std::string text((std::istreambuf_iterator<char>(inputFile)),
                     std::istreambuf_iterator<char>());
    

    Note, that the extra pair of parenthesis around the first parameter is, unfortunately, necessary (if you are using C++ 2011 you can avoid them by using braces, instead of parenthesis).

share|improve this answer
    
the problem is when i use the method you mentioned above for reading the entire file using string constructors that take iterators, the string i use seems too small to contain all 100 numbers. It only contains the last 19 numbers of the set. I encountered this problem when I tried to use getLine() methode as well. As far as i remember a string automatically resizes itself when needed, but that does not seem to work for me. – harbinger Oct 27 '12 at 19:48
    
The constructor definitely reads the entire file! I can't even come up with a plausible reason for reading only the tail of the input! Can you show what you are doing? – Dietmar Kühl Oct 27 '12 at 19:53
    
ifstream inputFile("text.txt"); string s((istreambuf_iterator<char>(inputFile)), istreambuf_iterator<char>()); i tried this, but apparently the cause of my problem is due to a bug in my IDE. It may capture the whole line and put it in a string with no problem but the problem occurs when it displays the string. My IDE's (netbeans) output panel is capable of displaying a certain size of string. Before printing the string containing these numbers if i print some other stuff using cout they just overlap each other instead of continuing a new line. – harbinger Oct 27 '12 at 20:31

Use getline to do the reading.

string numbers;
if (inputFile.is_open())//checking if open
{
      getline (inputFile,numbers); //fetches entire line into string numbers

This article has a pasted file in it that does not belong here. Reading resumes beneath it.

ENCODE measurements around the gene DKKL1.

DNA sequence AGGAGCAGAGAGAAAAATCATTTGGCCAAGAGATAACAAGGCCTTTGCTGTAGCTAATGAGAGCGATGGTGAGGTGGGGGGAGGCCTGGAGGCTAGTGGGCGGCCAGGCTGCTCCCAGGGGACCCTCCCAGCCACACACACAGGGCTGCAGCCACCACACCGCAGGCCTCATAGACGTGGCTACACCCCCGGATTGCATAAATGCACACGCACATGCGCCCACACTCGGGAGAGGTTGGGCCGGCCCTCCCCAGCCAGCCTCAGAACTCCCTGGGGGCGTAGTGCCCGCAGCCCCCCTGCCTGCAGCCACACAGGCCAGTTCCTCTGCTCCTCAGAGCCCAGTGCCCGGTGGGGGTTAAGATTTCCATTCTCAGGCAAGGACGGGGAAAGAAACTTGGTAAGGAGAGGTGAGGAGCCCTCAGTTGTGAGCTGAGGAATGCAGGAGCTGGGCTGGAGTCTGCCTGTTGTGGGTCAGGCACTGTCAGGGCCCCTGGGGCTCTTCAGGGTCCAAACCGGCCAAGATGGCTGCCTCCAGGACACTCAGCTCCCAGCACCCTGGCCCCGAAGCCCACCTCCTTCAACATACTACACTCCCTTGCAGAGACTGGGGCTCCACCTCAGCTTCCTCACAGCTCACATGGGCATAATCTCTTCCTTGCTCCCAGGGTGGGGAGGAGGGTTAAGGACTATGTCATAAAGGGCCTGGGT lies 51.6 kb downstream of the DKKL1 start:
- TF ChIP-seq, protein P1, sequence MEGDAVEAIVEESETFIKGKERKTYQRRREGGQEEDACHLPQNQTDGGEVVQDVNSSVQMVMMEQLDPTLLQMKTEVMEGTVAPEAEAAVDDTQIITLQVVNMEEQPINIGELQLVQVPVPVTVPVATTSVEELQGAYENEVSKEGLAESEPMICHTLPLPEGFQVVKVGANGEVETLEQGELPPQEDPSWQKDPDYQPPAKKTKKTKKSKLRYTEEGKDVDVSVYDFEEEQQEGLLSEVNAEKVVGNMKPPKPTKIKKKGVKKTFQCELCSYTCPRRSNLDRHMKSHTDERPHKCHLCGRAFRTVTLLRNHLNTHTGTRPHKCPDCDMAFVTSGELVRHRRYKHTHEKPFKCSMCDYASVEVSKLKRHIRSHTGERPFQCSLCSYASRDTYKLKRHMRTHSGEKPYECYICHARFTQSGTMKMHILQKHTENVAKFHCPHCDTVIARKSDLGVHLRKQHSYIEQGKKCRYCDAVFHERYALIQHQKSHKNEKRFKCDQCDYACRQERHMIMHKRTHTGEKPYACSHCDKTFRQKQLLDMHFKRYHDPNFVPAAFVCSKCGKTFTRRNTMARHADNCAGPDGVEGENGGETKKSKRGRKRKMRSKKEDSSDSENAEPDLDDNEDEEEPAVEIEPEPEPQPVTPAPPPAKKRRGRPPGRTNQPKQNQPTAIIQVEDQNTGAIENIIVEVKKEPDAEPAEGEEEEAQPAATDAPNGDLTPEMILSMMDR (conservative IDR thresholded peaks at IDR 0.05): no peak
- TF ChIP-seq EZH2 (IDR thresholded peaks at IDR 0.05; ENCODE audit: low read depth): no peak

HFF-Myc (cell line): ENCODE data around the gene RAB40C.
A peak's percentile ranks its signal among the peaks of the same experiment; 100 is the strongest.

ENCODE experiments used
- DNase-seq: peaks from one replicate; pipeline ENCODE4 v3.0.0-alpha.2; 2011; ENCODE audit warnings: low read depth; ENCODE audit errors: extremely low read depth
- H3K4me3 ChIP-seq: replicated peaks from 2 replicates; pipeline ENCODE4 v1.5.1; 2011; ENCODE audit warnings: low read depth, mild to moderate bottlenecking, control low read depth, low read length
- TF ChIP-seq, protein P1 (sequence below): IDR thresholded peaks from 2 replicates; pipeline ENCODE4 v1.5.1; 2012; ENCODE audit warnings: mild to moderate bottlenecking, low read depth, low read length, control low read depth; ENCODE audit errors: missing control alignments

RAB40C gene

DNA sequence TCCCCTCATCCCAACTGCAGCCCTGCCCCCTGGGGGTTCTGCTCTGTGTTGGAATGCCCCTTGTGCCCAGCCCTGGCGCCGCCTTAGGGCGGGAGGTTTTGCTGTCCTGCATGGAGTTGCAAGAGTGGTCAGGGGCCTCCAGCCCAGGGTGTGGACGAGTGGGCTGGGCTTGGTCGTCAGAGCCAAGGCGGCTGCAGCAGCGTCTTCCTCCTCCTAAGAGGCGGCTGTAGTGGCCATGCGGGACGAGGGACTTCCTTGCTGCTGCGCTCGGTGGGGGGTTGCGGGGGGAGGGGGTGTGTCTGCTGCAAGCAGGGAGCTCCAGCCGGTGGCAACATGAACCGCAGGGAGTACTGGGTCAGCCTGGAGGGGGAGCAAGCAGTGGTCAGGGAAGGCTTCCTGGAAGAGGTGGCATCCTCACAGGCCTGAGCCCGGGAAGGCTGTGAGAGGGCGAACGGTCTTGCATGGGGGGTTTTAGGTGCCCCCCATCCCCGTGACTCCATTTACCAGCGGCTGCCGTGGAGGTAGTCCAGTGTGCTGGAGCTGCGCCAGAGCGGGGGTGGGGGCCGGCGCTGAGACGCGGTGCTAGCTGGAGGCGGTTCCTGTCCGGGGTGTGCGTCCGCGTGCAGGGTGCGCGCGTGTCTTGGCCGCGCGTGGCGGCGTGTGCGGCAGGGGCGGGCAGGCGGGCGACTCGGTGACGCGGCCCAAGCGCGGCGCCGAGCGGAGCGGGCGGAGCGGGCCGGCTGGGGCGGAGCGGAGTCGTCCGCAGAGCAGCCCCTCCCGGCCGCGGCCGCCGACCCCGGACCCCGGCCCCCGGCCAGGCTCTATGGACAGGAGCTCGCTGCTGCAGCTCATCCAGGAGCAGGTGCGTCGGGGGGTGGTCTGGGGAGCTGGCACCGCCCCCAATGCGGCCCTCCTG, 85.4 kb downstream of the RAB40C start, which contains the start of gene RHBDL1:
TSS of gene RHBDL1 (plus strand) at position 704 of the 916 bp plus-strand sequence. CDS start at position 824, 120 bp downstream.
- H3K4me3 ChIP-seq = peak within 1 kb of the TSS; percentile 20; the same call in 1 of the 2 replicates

inputFile.close();
}
share|improve this answer
    
I tried using that but this time it game a string party different than my text file. My text file is this 3 5 2 13 4 5 6 7 1 7 5 13 12 2 7 12 3 1 4 5 1 10 5 1 14 6 4 1 7 2 4 9 17 5 6 2 7 21 8 1 6 17 32 8 5 4 1 4 3 34 7 6 85 20 2 6 13 6 72 2 1 1 97 3 1 9 5 48 1 8 3 23 3 34 16 1 51 192 4 6 6 25 2 12 3 3 3 4 219 5 12 53 8 73 4 17 14 7 8 22 and what i got is 12 53 87 73 46 17 14 792 819 22 seems like the last bit of my text file but slightly different – harbinger Oct 27 '12 at 17:10

Your program does behave exactly as in your description : inputFile >> numbers; just extract the first integer in the input file, so if you suppress the tab, inputFile>> will extract the number 12345, not 5 five numbers [1,2,3,4,5].

a better method :

vector< int > numbers;
string fileName = "text.txt";
ifstream inputFile;
inputFile.open(fileName.c_str(),ios_base::in);
char c;
while (inputFile.good())     // loop while extraction from file is possible
{
    c = inputFile.get();       // get character from file
    if ( inputFile.good() and c!= '\t' and c!=' ' ) // not sure of tab and space encoding in C++
    {
      numbers.push_back( (int) c);
    }
}
inputFile.close();